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Drones and the Future of Armed ConflictEthical, Legal, and Strategic Implications$
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David Cortright, Rachel Fairhurst, and Kristen Wall

Print publication date: 2015

Print ISBN-13: 9780226258058

Published to Chicago Scholarship Online: January 2016

DOI: 10.7208/chicago/9780226258195.001.0001

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Targeted Killings and Secret Law

Targeted Killings and Secret Law

Drones and the Atrophy of Political Restraints on the War Power

Chapter:
(p.163) Chapter Ten Targeted Killings and Secret Law
Source:
Drones and the Future of Armed Conflict
Author(s):

Mary Dudziak

Publisher:
University of Chicago Press
DOI:10.7208/chicago/9780226258195.003.0010

This chapter addresses the impact of secretive targeted killing policies on Presidential war-making authority and political accountability. It examines how secrecy affects the role of political restraints on presidential war powers by placing two events in historical context—President Obama’s decision to kill Anwar al-Awlaki in 2011, and President Nixon’s decision to bomb Cambodia in 1969. The two episodes highlight the weaknesses of legislative constraints on executive authority to use military force and reveal a pressing need for enhanced public engagement through greater democratic accountability and transparency. The Obama administration’s assertion of unilateral authority to conduct targeted killings and its unwillingness to disclose fully the legal basis for such actions limit the ability of Congress to perform its constitutional role of overseeing and approving executive war-making. This lack of accountability combines with other factors—all-volunteer armed forces, increased reliance on private contractors, and the growing use of robotic weapons—to widen the gap between the American people and public decisions to use armed force.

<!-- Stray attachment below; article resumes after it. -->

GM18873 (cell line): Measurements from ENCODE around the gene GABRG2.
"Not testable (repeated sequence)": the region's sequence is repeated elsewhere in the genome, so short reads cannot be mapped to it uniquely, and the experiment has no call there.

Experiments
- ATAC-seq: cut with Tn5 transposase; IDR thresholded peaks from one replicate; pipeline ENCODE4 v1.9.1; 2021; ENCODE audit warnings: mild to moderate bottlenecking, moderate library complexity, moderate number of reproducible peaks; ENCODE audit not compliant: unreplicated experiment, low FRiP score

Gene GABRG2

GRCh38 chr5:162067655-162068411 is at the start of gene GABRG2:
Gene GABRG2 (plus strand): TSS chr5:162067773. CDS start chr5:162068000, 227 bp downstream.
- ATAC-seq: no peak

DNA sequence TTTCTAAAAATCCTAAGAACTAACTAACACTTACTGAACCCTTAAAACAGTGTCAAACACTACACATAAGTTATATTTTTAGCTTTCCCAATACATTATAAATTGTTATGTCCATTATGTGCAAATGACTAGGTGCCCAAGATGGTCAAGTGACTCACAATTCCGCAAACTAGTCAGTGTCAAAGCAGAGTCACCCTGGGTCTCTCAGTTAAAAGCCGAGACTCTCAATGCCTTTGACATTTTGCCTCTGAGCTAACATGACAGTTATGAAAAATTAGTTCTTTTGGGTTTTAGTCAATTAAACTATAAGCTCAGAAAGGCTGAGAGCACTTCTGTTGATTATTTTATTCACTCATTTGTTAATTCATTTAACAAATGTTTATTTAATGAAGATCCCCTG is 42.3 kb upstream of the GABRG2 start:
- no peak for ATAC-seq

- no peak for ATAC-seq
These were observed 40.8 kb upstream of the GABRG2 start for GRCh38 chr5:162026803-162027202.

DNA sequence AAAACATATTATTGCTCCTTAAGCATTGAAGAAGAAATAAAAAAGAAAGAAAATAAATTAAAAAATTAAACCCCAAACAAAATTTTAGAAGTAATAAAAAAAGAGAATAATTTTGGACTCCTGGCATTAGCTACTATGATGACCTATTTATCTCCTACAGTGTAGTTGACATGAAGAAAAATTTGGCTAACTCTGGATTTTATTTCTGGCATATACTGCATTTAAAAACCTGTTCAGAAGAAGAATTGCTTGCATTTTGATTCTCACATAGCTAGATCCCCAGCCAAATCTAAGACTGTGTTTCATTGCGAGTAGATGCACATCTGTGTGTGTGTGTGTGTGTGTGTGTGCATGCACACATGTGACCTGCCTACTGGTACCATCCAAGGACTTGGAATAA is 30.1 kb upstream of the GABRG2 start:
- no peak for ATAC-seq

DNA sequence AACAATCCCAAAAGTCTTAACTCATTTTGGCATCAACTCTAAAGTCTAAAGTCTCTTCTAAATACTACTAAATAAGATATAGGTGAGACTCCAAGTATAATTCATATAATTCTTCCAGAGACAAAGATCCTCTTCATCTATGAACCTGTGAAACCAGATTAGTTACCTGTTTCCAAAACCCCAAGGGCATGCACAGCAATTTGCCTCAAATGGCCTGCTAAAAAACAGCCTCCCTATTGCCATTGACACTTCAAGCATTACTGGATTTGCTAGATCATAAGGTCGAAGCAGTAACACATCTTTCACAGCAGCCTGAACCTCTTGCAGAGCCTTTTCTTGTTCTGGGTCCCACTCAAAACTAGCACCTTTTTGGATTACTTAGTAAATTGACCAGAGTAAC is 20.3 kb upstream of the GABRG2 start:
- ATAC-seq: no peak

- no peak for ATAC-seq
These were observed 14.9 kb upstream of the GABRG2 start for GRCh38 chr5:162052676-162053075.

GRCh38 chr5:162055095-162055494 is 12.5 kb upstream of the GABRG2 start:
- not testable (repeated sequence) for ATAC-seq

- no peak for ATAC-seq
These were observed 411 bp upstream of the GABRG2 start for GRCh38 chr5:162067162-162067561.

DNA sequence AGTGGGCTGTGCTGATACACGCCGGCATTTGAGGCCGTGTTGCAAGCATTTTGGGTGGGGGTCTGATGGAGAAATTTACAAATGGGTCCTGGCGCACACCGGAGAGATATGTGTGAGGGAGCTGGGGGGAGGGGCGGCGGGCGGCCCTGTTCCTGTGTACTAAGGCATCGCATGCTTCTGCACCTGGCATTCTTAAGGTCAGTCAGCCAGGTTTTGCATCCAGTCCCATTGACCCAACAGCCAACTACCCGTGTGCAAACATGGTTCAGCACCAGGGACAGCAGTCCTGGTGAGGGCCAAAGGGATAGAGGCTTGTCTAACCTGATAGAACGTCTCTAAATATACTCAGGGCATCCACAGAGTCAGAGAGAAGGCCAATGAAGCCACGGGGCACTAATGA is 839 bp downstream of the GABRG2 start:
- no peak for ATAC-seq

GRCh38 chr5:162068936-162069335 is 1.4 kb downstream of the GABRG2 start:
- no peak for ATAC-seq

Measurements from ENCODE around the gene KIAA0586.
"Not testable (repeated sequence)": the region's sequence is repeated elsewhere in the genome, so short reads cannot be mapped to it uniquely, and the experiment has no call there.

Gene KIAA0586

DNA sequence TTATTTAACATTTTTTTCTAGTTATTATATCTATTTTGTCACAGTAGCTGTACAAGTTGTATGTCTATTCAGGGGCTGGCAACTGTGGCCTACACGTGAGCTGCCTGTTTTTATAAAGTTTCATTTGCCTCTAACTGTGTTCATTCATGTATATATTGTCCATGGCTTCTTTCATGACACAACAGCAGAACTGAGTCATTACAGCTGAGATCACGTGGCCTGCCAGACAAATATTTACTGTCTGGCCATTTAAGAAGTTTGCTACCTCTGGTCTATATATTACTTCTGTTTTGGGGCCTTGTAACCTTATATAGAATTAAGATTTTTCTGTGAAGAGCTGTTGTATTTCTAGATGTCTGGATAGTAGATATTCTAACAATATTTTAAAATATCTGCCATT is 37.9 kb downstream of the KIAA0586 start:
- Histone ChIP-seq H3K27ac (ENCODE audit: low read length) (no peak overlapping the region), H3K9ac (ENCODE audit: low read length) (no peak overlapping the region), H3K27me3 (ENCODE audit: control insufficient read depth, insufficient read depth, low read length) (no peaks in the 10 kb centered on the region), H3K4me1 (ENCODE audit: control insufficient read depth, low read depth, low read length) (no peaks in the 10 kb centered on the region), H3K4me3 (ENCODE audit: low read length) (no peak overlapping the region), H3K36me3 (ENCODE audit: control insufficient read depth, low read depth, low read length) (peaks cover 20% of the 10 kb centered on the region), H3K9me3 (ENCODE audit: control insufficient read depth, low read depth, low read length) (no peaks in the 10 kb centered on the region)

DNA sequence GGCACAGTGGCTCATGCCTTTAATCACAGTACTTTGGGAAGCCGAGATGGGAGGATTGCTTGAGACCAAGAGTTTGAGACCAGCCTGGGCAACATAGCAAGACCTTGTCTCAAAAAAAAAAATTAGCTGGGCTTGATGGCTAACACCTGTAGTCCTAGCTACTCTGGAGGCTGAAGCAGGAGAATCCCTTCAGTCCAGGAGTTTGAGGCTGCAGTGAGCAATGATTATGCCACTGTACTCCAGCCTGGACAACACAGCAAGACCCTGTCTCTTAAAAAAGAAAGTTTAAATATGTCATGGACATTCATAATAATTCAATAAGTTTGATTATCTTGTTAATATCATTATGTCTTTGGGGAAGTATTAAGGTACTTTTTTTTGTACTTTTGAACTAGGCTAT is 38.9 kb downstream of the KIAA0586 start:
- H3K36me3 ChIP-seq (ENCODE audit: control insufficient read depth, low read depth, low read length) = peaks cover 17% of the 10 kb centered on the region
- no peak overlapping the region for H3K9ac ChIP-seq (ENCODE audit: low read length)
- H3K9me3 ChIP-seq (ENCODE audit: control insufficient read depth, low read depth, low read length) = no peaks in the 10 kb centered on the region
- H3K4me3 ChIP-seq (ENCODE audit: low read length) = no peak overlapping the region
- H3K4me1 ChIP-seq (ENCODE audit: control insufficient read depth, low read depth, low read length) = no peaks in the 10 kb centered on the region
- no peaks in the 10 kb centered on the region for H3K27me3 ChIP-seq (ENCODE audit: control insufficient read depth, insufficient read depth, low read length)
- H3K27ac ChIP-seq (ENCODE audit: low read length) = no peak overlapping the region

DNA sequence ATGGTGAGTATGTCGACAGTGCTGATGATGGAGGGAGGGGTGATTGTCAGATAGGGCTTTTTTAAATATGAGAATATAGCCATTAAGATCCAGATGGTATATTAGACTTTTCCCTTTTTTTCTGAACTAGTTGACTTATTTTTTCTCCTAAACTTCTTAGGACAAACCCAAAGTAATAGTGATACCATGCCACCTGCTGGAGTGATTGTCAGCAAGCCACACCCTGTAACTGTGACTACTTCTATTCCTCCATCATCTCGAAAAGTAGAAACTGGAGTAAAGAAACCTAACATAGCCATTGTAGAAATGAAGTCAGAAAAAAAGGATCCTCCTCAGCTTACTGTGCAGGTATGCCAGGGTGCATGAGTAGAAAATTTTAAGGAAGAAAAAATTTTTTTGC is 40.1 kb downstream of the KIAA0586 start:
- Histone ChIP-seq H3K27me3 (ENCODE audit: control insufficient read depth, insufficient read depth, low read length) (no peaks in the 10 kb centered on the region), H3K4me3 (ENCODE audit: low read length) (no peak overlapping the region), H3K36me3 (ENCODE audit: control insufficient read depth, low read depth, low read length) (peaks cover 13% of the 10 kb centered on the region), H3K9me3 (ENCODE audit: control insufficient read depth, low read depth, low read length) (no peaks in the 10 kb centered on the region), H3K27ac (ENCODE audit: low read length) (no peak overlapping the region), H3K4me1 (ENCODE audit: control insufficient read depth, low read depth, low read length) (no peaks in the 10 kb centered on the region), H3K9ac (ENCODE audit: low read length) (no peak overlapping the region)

Keywords:   targeted killing, Obama, Nixon, Anwar al-Awlaki, Cambodia, presidential powers, oversight, accountability, congress

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